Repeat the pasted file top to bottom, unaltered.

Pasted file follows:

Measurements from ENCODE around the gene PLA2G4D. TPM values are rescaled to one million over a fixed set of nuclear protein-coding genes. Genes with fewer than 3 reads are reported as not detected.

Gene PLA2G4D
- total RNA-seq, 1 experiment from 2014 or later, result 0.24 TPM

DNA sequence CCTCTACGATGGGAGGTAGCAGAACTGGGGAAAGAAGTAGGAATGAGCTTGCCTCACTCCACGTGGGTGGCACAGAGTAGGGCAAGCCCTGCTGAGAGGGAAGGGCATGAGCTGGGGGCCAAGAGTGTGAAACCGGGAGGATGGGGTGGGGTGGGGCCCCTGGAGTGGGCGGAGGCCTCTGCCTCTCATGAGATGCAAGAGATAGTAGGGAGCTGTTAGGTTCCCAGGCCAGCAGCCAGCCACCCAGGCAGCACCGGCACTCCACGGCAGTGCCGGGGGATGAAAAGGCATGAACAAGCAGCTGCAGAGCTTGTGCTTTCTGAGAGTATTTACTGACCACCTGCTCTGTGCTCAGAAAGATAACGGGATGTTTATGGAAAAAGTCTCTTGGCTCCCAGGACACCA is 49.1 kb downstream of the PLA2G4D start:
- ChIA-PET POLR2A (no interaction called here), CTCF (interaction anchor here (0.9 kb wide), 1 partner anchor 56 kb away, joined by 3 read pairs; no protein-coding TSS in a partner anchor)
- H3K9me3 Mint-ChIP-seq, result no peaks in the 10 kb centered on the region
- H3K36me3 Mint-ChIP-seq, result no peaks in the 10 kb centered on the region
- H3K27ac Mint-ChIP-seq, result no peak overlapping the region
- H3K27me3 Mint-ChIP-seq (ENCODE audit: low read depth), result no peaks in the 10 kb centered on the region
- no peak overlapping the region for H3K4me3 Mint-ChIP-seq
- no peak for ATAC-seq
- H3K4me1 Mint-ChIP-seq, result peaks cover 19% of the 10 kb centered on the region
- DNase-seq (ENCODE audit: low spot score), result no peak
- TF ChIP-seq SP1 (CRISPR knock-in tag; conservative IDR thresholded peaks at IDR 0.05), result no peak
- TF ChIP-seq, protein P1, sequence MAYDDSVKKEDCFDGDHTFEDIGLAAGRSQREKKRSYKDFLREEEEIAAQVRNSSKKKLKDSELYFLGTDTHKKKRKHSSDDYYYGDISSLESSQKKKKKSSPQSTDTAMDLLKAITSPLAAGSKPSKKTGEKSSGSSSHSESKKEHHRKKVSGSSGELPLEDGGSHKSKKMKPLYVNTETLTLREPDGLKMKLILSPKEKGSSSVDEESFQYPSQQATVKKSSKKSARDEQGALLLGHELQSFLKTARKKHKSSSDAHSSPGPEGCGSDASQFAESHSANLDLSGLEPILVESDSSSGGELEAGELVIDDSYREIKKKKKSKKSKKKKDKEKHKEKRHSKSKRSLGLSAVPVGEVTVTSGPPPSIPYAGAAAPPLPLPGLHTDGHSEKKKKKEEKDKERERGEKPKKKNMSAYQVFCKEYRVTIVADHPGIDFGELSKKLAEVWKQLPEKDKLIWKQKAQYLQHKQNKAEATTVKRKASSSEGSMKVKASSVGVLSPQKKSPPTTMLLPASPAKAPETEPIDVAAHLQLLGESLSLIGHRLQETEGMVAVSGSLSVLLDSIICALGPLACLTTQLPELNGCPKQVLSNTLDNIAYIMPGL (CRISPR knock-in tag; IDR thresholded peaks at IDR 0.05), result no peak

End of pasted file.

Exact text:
Measurements from ENCODE around the gene PLA2G4D. TPM values are rescaled to one million over a fixed set of nuclear protein-coding genes. Genes with fewer than 3 reads are reported as not detected.

Gene PLA2G4D
- total RNA-seq, 1 experiment from 2014 or later, result 0.24 TPM

DNA sequence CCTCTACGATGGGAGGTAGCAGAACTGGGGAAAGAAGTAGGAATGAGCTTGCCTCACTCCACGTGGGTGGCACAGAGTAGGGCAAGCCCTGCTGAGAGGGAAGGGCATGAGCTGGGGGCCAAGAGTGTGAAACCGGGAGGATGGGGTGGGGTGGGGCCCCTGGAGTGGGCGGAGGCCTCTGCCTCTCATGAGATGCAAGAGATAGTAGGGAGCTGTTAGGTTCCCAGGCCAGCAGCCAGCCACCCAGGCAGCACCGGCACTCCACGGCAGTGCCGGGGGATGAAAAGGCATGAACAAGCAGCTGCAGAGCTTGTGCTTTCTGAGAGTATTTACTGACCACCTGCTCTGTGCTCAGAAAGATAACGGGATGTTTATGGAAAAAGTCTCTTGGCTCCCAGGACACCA is 49.1 kb downstream of the PLA2G4D start:
- ChIA-PET POLR2A (no interaction called here), CTCF (interaction anchor here (0.9 kb wide), 1 partner anchor 56 kb away, joined by 3 read pairs; no protein-coding TSS in a partner anchor)
- H3K9me3 Mint-ChIP-seq, result no peaks in the 10 kb centered on the region
- H3K36me3 Mint-ChIP-seq, result no peaks in the 10 kb centered on the region
- H3K27ac Mint-ChIP-seq, result no peak overlapping the region
- H3K27me3 Mint-ChIP-seq (ENCODE audit: low read depth), result no peaks in the 10 kb centered on the region
- no peak overlapping the region for H3K4me3 Mint-ChIP-seq
- no peak for ATAC-seq
- H3K4me1 Mint-ChIP-seq, result peaks cover 19% of the 10 kb centered on the region
- DNase-seq (ENCODE audit: low spot score), result no peak
- TF ChIP-seq SP1 (CRISPR knock-in tag; conservative IDR thresholded peaks at IDR 0.05), result no peak
- TF ChIP-seq, protein P1, sequence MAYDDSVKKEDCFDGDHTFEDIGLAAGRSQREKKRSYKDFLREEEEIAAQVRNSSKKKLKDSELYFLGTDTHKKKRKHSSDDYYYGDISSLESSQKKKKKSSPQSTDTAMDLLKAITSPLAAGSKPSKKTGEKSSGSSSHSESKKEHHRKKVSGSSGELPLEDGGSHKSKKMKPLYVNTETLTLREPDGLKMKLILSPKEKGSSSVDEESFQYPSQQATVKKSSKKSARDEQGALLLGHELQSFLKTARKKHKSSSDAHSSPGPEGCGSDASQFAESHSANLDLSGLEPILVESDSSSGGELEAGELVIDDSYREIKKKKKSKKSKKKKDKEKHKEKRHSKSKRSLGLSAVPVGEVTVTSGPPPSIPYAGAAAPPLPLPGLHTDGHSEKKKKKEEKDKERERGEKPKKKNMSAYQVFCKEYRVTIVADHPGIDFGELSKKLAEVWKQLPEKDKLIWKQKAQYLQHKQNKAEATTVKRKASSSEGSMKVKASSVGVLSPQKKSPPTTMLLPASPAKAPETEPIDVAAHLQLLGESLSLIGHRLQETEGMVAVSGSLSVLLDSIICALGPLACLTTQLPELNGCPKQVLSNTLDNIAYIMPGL (CRISPR knock-in tag; IDR thresholded peaks at IDR 0.05), result no peak